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News Release

January 1 Montana Mountain Snowpack Primed for Normal Water Year

Brian Domonkos

Bozeman--December 2012 treated Montana generously, providing above average snowfall across the entire state, according to snow survey data from the USDA Natural Resources Conservation Service (NRCS). The majority of the accumulation came during the beginning of the month, while drier conditions prevailed during the latter half of the month.

SNOTEL (SNOwTELemetry) data indicated Dec. 1 snowpack was near 80 percent of average, but due to an active weather pattern statewide, snowpack ended December just below average. “This is typically the turning point in the snow accumulation season with nearly half of a normal year’s accumulation behind us,” said , NRCS water supply specialist. “Snowpack is currently positioned well for the remainder of the year provided near normal snowfall for the remaining season.”

Generally, precipitation in Montana started off well in October, predominately in the form of rain, yielding to drier conditions in November and even drier during December. The early season rain helped wet soils dehydrated from the summer dry spell and soaked soils to near levels experienced in October 2010.

Since the beginning of the water year on Oct. 1, the mountains of Montana have received nearly 110 percent of average precipitation. The Flathead in Montana has seen nearly 120 percent of average precipitation. The National Weather Service Climate Prediction Center is forecasting above average precipitation for western and central Montana through March. More details and basin specific analyses will follow in the Water Supply Outlook Report later this week.

At the time of this release, the basin snowpack summary reports were not available. These reports included data from both manual snow courses and automated SNOTEL sites. The snow summary table below uses SNOTEL data only from Jan. 1. For detailed and summarized snowpack information, go to

Snow Water Content
River Basin Percent of Average Last Year Percent of Average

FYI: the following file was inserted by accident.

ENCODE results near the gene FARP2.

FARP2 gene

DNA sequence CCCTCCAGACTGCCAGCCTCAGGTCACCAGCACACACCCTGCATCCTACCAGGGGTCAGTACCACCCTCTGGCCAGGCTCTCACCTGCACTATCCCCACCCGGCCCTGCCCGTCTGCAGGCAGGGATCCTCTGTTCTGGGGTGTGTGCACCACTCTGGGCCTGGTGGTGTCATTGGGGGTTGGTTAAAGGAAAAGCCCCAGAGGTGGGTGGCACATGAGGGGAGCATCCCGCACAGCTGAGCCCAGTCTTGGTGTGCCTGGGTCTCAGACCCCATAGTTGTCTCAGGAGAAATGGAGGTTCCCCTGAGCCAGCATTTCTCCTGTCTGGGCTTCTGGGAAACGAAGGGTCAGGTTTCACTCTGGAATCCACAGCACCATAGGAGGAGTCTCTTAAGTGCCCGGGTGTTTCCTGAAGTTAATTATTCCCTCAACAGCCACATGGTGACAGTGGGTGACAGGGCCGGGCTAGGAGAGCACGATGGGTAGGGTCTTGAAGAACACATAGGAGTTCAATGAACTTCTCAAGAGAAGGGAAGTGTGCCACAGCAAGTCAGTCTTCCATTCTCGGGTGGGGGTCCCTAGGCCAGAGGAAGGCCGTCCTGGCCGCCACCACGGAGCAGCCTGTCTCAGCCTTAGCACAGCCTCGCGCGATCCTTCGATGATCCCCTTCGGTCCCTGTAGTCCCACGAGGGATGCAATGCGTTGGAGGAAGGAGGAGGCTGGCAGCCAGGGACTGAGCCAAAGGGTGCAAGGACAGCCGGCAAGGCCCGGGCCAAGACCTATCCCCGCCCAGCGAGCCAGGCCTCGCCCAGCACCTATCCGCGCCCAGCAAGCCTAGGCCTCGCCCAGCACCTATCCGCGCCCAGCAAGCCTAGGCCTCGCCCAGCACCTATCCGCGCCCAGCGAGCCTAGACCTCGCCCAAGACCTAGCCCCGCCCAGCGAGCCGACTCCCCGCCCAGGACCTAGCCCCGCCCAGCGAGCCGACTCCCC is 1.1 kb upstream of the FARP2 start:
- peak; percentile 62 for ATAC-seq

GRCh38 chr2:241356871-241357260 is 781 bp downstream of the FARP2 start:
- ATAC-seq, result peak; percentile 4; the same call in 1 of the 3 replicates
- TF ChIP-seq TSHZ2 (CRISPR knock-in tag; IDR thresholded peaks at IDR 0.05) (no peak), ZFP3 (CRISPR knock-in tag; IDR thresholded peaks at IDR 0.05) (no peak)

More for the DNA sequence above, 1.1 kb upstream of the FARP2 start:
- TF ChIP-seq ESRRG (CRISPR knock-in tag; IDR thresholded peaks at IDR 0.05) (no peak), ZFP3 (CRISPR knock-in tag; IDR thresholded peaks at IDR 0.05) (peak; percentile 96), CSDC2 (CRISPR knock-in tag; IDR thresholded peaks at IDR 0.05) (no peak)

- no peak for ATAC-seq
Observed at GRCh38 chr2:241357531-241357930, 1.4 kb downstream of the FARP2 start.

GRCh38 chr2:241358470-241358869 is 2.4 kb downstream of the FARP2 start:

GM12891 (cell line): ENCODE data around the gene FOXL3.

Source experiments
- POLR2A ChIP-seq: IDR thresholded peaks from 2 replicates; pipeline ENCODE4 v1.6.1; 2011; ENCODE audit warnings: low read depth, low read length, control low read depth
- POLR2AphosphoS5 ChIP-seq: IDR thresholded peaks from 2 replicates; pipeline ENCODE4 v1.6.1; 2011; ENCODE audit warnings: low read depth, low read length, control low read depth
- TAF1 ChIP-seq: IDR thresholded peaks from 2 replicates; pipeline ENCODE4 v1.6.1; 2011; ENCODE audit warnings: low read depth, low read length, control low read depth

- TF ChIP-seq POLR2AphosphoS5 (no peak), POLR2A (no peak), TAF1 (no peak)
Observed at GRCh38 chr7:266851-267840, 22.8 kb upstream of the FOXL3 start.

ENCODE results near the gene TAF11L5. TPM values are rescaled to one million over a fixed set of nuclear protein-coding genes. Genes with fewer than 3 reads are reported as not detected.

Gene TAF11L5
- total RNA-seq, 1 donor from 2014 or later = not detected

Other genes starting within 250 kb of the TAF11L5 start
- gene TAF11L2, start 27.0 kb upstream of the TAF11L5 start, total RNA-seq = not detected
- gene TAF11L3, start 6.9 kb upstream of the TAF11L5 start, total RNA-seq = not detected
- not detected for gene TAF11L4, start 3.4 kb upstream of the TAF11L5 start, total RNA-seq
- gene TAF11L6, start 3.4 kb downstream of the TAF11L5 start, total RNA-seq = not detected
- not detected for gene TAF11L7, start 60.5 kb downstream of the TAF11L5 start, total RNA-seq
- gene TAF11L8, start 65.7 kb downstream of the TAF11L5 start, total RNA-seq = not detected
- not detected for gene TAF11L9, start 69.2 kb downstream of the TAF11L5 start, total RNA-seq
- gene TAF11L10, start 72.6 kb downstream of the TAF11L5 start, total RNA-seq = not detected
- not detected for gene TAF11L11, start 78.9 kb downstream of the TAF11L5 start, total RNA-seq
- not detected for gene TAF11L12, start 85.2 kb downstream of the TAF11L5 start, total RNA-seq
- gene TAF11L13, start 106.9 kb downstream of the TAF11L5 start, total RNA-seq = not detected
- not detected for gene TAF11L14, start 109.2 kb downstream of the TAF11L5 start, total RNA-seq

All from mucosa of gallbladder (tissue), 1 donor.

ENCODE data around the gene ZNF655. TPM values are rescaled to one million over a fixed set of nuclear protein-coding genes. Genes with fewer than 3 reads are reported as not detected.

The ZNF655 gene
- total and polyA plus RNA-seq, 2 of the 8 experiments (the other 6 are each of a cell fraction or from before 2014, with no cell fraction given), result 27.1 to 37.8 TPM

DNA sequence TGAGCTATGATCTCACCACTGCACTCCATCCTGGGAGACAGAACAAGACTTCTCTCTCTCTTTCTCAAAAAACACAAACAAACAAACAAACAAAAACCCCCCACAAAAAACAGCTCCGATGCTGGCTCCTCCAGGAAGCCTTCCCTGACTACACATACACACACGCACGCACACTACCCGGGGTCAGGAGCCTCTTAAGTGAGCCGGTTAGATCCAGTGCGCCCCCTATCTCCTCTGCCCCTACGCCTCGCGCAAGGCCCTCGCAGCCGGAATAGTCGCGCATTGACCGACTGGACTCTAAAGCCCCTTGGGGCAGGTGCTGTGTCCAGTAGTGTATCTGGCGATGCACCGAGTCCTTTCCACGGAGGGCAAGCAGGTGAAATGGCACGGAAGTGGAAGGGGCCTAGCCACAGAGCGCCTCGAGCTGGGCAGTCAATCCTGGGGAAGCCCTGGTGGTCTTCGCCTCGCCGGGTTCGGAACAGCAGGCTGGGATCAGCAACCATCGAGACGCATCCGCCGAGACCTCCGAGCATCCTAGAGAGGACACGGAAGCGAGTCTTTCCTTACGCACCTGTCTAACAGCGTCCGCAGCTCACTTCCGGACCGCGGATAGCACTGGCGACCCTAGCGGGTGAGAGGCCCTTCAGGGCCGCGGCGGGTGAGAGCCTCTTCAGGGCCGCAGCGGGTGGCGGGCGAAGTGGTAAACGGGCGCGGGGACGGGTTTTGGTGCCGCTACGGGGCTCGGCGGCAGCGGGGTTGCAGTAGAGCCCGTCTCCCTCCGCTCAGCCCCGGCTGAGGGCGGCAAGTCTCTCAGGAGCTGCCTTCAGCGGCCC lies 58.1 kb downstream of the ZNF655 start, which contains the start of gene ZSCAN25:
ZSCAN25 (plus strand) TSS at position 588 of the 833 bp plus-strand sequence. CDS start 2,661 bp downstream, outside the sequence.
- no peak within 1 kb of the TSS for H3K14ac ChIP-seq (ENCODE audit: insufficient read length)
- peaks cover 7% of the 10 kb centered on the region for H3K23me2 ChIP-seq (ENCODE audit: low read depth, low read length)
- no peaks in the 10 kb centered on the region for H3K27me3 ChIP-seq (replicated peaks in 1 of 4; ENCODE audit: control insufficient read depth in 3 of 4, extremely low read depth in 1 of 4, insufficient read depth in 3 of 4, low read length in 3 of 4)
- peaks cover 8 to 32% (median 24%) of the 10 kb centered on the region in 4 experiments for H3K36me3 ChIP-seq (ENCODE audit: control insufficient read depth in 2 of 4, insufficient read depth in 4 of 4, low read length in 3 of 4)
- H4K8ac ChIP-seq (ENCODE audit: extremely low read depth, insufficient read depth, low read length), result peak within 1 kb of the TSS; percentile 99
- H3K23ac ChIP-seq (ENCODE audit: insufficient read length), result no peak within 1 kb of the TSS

Columbia 95 89
Kootenai 107 95
Flathead 94 77
Upper Clark Fork 91 86
Bitterroot 86 97
Lower Clark Fork 90 95
Missouri 101 87
Missouri Headwaters 107 81
-- Jefferson 106 80
-- Madison 107 78
-- Gallatin 108 83
Missouri Mainstem 88 103
-- Headwaters Mainstem 93 106
-- Smith-Judith-Musselshell 93 95
-- Sun-Teton-Marias 82 111
-- Milk (Bearpaw Mtns) 59 54
St. Mary 104 86
St. Mary & Milk 101 84
Yellowstone 94 106
Upper Yellowstone 100 99
Lower Yellowstone 97 112
Statewide 97 94

Most streamflow volume forecasts are also predicted to be near normal come April 1. Some exceptions do exist most notably in the river basins of the Lower Yellowstone and in some Missouri Headwaters basins.

Below are the averaged river basin streamflow forecasts for the period April 1 through July 31. These forecasts assume near normal moisture and runoff conditions January through July.

Streamflow Forecasts
River Basin April to July this Year Percent of Average April to July Last Year Percent of Average
Columbia 103 84
-- Kootenai 117 79
-- Flathead 100 83
-- Upper Clark Fork 103 88
-- Bitterroot 100 91
-- Lower Clark Fork 103 82
Missouri 98 81
-- Jefferson 95 71
-- Madison 105 83
-- Gallatin 96 89
-- Missouri Mainstem 97 80
-- Smith-Judith-Musselshell 102 77
-- Sun-Teton-Marias 103 93
-- Milk --- 79
St. Mary 103 97
Yellowstone 89 99
-- Upper Yellowstone 99 90
-- Lower Yellowstone 80 107
Statewide 98 86

NOTE: The "April-July Last Year Percent of Average" column above is what was forecast last year, NOT what actually occurred.

If you encounter any problems with the files provided on this page, please contact Brian Domonkos at .

For detailed basin streamflow forecast information go to:

Provisional Water Supply Forecasts (TXT; 24 KB)


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